2006 Confessions Tour. Gaultier has also worked in close collaboration
with Wolford Hosiery. He promoted the use of skirts, especially kilts on
men's wardrobe, and the release of designer collections.

Jean-Paul Gaultier's bread exhibit, Paris, 2004.

Gaultier caused shock by using unconventional models for his exhibitions,
like older men and full-figured women, pierced and heavily tattooed

models, and by playing with traditional gender roles in the shows. This
earned him both criticism and enormous popularity.
At the end of the 1980s, Gaultier suffered some personal losses, including
his lover and business partner Francis Menuge, who died of AIDS-related
Gaultier designed the wardrobe of many motion pictures, including Luc
Besson's The Fifth Element, Pedro Almodóvar's Kika, Peter
Greenaway's The Cook, the Thief, His Wife & Her Lover, and Jean-Pierre
Jeunet's La Cité des enfants perdus (The City of Lost Children). He
currently designs for three collections: his own couture and ready-to-wear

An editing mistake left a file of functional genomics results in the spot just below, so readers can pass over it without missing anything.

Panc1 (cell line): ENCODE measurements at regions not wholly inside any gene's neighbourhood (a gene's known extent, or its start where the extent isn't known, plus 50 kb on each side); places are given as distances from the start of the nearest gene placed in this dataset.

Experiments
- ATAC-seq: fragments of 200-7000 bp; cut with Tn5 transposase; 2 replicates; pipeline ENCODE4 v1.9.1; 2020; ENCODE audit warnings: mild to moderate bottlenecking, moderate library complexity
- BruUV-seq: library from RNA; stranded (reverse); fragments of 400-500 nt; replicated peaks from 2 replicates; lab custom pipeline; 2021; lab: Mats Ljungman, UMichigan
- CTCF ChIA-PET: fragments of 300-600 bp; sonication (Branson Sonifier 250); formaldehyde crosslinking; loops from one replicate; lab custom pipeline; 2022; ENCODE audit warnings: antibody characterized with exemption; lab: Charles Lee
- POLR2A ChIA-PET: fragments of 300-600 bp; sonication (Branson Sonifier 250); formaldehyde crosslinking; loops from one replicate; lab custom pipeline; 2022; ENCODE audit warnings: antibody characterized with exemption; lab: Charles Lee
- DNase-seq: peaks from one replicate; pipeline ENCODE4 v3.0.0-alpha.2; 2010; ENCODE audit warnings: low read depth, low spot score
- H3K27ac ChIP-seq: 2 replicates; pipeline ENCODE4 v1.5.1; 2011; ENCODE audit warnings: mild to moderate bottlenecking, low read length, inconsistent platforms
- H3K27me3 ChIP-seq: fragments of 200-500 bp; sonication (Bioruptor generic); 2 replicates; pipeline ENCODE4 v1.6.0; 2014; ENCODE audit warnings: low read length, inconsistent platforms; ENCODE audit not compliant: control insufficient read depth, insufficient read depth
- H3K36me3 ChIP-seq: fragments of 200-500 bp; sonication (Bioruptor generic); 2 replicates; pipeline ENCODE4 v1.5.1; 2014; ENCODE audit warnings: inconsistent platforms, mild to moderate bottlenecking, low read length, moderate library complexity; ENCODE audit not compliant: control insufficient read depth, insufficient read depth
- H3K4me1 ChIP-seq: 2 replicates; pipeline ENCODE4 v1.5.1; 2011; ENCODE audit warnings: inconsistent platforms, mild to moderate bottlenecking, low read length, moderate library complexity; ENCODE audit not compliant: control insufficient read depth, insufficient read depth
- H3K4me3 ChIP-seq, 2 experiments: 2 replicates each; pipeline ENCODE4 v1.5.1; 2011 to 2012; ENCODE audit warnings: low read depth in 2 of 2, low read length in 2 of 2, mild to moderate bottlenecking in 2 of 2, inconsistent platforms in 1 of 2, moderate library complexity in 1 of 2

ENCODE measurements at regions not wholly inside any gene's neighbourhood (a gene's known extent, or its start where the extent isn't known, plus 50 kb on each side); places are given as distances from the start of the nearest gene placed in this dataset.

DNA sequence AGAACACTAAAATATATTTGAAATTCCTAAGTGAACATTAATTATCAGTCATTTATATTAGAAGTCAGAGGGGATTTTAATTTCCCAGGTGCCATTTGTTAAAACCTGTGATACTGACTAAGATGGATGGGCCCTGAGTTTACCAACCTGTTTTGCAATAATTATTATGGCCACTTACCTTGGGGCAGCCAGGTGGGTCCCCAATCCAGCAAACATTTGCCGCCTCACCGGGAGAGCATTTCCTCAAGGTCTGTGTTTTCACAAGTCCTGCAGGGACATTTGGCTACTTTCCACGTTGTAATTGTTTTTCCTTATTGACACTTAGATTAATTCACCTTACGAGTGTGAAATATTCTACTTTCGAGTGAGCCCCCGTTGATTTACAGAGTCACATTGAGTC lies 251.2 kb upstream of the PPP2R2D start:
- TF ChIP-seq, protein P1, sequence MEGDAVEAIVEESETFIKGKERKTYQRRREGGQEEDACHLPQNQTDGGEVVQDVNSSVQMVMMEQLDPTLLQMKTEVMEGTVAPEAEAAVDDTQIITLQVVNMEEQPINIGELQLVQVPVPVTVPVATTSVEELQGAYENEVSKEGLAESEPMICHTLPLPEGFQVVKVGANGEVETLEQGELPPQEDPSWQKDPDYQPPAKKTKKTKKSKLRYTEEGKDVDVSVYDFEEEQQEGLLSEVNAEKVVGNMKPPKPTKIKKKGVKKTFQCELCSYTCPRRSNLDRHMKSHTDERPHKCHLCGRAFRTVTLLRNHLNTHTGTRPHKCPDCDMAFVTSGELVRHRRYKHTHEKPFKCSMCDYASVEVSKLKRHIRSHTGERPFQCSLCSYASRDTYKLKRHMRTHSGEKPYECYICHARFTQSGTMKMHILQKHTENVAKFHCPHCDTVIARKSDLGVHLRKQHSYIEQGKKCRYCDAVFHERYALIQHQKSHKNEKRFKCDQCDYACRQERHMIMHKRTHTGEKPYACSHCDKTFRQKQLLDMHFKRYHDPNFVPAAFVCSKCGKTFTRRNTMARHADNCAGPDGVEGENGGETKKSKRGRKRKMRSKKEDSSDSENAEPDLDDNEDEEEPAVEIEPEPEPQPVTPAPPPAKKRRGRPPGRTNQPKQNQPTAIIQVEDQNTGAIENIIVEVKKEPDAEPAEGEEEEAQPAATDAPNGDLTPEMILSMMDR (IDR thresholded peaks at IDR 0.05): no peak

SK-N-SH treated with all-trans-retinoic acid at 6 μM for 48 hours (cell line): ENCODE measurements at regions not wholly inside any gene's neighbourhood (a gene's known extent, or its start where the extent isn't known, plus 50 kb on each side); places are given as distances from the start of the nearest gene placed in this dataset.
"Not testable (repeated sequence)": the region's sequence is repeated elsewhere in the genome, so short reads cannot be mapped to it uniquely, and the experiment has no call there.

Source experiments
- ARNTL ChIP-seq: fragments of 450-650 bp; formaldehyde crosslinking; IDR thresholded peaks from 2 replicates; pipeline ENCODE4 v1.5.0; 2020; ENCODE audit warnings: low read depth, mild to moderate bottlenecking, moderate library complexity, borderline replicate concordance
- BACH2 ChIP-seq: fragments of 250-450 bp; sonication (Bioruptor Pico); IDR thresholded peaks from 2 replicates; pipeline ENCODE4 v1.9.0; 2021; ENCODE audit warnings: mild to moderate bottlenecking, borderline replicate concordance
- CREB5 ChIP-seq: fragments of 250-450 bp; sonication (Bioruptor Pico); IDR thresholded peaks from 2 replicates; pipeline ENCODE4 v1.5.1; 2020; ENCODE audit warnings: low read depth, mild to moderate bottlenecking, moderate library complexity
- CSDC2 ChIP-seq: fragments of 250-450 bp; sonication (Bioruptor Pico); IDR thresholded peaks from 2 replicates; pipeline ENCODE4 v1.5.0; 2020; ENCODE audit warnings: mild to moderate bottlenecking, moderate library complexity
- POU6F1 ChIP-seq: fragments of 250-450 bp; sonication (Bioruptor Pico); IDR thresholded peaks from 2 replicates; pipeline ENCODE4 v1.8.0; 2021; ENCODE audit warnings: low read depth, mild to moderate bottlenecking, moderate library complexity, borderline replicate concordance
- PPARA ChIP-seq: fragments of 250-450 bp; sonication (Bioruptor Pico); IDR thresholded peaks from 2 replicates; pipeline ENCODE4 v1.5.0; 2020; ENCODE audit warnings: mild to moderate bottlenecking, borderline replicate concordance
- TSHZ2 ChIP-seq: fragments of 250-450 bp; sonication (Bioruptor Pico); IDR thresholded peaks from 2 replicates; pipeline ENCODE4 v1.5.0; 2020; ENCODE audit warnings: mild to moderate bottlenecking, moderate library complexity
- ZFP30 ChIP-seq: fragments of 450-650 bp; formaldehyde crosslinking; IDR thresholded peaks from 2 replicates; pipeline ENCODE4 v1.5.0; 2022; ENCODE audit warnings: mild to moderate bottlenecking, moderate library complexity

lines, for both men and women.
In France the costumes he designed for singer Mylène Farmer gained
much attention. In spring 2008 he signed a contract to be again the fashion
designer for her tour in 2009.

Miuccia Prada (Italian pronunciation: [ˌmjuʧːa ˈpɾaːda], born Miuccia

Prada Bianchi; 10 May 1949) is an Italian fashion designer (Prada, Miu
Miu) and entrepreneur. She also has a Ph.D. in Political Science.
Prada was born in Milan, the youngest granddaughter of Mario Prada,
founder of the company. According to: Forbes.com's The World's Richest
People 2001: "She and her husband, Patrizio Bertelli, took over the family-
owned luxury goods manufacturer in 1978. Since then, they've turned it into
a fashion powerhouse, acquiring Jil Sander, Helmut Lang and shoemaker
Church & Co." Prada is a collector of contemporary art and owns several
artworks by Young British Artists (YBAs) including Damien Hirst. In 2002,
she opened a contemporary art space, Fondazione Prada, which exhibits
work by various international artists. Prada announced the winner of the
2010 Turner Prize.
In 1985, Miuccia had her first hit when she designed a line of black, finely
woven nylon handbags that instantly became a hit. By 1989, Miuccia
designed and introduced her first women’s ready-to-wear collection that
was critically acclaimed; men’s wear followed in 1995. Miu Miu was

introduced in 1992 as a lesser expensive women’s wear line that was

inspired by Miuccia’s personal wardrobe and nickname. Miuccia was